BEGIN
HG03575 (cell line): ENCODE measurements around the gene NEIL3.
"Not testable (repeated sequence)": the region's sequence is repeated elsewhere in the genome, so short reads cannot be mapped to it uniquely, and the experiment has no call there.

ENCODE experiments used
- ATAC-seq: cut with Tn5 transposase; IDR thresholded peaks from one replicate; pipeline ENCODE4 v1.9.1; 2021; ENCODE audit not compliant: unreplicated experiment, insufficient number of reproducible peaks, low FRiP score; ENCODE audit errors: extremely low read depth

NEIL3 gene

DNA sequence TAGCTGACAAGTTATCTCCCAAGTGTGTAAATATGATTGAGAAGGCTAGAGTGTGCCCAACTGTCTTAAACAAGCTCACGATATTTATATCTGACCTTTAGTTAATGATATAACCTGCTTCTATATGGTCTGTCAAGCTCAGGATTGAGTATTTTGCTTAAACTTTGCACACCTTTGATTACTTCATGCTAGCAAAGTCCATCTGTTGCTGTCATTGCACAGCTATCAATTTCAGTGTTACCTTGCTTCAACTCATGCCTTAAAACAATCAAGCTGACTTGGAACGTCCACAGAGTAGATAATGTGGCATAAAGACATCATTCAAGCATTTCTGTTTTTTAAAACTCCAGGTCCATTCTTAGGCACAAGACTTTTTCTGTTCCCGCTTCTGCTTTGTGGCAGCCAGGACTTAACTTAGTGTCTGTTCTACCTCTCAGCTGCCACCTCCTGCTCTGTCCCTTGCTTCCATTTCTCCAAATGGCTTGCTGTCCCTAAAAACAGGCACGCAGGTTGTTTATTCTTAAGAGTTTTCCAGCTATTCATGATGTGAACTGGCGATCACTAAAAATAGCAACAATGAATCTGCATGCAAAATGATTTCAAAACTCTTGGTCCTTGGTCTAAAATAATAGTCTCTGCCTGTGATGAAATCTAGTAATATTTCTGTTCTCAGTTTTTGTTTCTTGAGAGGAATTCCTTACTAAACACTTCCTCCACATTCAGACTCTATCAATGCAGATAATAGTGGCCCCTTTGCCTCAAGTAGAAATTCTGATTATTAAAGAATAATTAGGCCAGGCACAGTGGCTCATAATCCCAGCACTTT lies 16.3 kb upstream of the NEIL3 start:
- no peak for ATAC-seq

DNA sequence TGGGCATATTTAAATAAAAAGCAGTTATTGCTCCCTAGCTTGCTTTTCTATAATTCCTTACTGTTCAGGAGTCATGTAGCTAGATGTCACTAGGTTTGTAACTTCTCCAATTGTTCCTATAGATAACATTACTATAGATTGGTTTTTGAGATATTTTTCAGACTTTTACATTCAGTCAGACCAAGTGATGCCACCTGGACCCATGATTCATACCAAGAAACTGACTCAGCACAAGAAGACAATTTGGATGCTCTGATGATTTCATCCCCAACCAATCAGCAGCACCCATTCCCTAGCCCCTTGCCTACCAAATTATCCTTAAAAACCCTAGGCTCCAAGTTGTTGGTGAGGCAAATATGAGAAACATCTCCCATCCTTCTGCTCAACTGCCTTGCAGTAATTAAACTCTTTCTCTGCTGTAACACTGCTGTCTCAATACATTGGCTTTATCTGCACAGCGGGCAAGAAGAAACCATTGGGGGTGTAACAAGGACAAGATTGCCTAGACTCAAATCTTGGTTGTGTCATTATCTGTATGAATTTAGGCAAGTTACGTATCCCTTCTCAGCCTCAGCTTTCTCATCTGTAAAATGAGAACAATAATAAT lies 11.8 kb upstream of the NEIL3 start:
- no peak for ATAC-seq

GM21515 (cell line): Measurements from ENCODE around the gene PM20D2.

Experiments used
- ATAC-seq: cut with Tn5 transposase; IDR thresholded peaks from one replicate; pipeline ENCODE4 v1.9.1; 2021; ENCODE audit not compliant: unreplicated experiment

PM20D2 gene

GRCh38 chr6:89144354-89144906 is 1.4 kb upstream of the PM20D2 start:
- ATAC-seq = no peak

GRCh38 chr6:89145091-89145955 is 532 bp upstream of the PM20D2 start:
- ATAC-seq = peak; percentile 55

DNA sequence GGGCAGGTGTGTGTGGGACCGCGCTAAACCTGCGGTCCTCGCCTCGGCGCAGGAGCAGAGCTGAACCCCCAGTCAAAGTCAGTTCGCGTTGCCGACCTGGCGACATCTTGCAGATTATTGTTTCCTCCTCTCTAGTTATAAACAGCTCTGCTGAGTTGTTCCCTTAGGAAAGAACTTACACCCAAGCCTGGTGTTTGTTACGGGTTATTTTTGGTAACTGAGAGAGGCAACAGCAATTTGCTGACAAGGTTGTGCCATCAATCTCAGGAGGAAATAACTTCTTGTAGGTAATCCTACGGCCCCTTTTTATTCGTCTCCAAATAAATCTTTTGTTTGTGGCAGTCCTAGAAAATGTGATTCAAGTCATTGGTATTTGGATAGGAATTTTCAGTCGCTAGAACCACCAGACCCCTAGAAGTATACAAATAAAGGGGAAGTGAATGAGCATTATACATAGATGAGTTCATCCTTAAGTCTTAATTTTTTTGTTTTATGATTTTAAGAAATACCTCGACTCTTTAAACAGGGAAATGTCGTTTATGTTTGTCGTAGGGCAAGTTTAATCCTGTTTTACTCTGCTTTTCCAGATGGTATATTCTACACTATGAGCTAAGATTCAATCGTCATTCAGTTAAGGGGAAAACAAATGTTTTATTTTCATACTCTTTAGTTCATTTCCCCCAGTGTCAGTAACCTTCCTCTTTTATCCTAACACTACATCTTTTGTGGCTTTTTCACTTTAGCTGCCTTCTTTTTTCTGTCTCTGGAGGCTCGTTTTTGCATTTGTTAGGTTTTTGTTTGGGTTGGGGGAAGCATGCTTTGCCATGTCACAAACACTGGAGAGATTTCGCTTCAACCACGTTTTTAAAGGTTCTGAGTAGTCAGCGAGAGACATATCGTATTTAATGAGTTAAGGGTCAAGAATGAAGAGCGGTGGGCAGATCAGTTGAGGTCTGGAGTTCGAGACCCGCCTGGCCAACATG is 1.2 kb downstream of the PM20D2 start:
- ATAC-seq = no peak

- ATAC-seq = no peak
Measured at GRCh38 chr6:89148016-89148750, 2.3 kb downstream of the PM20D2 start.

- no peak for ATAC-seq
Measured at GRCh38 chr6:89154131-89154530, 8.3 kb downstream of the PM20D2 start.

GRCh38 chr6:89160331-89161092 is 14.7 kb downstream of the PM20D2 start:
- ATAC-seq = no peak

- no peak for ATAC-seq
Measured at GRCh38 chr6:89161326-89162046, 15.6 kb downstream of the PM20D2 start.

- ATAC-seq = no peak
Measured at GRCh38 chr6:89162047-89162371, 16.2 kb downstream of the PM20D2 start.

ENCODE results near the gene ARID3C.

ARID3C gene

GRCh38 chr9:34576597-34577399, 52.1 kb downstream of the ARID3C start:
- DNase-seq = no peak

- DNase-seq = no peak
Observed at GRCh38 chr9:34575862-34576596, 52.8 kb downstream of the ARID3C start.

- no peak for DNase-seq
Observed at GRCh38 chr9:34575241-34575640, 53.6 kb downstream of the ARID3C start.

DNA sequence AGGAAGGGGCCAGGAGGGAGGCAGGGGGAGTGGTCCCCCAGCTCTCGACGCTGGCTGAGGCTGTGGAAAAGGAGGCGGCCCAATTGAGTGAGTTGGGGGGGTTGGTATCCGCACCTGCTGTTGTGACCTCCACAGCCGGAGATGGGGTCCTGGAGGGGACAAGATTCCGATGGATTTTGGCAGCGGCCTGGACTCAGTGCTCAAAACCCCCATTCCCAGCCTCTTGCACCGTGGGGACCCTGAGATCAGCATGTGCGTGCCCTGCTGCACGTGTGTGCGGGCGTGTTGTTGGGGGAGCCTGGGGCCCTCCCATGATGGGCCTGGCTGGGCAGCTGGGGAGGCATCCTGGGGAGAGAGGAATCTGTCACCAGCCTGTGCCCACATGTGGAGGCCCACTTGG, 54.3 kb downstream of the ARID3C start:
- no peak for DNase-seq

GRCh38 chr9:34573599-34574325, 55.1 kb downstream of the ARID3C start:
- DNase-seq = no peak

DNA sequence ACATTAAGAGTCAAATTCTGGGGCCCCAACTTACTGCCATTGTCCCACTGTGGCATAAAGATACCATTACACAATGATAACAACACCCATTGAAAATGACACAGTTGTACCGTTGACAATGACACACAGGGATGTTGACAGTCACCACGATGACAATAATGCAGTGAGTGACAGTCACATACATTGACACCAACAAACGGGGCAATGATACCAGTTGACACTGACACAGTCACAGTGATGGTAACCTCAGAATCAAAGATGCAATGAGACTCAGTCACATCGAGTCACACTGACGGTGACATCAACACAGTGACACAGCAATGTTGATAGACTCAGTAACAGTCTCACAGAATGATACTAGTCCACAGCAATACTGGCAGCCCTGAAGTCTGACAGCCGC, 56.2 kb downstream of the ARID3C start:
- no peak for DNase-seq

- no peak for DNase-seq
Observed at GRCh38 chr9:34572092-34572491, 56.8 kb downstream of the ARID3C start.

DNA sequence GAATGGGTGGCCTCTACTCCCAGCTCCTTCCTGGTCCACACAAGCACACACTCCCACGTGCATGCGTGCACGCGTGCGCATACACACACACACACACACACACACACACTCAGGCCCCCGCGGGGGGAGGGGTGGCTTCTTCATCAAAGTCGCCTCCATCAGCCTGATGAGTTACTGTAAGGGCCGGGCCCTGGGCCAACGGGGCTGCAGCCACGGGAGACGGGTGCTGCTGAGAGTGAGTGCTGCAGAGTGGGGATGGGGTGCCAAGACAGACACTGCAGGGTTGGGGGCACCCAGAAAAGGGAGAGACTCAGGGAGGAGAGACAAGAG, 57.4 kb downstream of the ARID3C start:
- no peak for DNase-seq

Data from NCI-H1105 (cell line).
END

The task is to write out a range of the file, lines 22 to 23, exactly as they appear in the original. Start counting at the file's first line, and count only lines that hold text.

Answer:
- no peak for ATAC-seq
Measured at GRCh38 chr6:89154131-89154530, 8.3 kb downstream of the PM20D2 start.